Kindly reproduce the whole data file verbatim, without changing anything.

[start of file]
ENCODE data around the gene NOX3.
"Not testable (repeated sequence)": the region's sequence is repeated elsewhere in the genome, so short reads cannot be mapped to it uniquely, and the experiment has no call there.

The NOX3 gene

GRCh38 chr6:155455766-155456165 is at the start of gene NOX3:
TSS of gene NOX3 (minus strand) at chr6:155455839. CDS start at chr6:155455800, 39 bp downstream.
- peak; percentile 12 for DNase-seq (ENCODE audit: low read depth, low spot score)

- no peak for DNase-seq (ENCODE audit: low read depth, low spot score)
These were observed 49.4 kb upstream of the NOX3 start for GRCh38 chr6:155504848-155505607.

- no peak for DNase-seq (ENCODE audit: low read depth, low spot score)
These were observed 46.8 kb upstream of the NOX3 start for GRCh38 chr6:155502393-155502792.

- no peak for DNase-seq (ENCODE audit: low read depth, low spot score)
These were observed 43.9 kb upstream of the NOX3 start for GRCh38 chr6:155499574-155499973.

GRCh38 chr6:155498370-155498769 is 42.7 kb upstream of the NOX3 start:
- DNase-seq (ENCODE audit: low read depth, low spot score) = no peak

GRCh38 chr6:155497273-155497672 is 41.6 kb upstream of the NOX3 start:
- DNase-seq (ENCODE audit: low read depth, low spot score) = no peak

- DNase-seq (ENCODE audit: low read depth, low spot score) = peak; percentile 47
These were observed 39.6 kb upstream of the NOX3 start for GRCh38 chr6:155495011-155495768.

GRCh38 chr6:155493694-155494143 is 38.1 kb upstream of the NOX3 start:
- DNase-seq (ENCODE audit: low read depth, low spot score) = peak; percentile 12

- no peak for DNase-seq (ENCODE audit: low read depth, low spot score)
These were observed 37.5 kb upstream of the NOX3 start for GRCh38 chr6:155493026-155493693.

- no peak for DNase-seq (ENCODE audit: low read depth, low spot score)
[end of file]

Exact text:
ENCODE data around the gene NOX3.
"Not testable (repeated sequence)": the region's sequence is repeated elsewhere in the genome, so short reads cannot be mapped to it uniquely, and the experiment has no call there.

The NOX3 gene

GRCh38 chr6:155455766-155456165 is at the start of gene NOX3:
TSS of gene NOX3 (minus strand) at chr6:155455839. CDS start at chr6:155455800, 39 bp downstream.
- peak; percentile 12 for DNase-seq (ENCODE audit: low read depth, low spot score)

- no peak for DNase-seq (ENCODE audit: low read depth, low spot score)
These were observed 49.4 kb upstream of the NOX3 start for GRCh38 chr6:155504848-155505607.

- no peak for DNase-seq (ENCODE audit: low read depth, low spot score)
These were observed 46.8 kb upstream of the NOX3 start for GRCh38 chr6:155502393-155502792.

- no peak for DNase-seq (ENCODE audit: low read depth, low spot score)
These were observed 43.9 kb upstream of the NOX3 start for GRCh38 chr6:155499574-155499973.

GRCh38 chr6:155498370-155498769 is 42.7 kb upstream of the NOX3 start:
- DNase-seq (ENCODE audit: low read depth, low spot score) = no peak

GRCh38 chr6:155497273-155497672 is 41.6 kb upstream of the NOX3 start:
- DNase-seq (ENCODE audit: low read depth, low spot score) = no peak

- DNase-seq (ENCODE audit: low read depth, low spot score) = peak; percentile 47
These were observed 39.6 kb upstream of the NOX3 start for GRCh38 chr6:155495011-155495768.

GRCh38 chr6:155493694-155494143 is 38.1 kb upstream of the NOX3 start:
- DNase-seq (ENCODE audit: low read depth, low spot score) = peak; percentile 12

- no peak for DNase-seq (ENCODE audit: low read depth, low spot score)
These were observed 37.5 kb upstream of the NOX3 start for GRCh38 chr6:155493026-155493693.

- no peak for DNase-seq (ENCODE audit: low read depth, low spot score)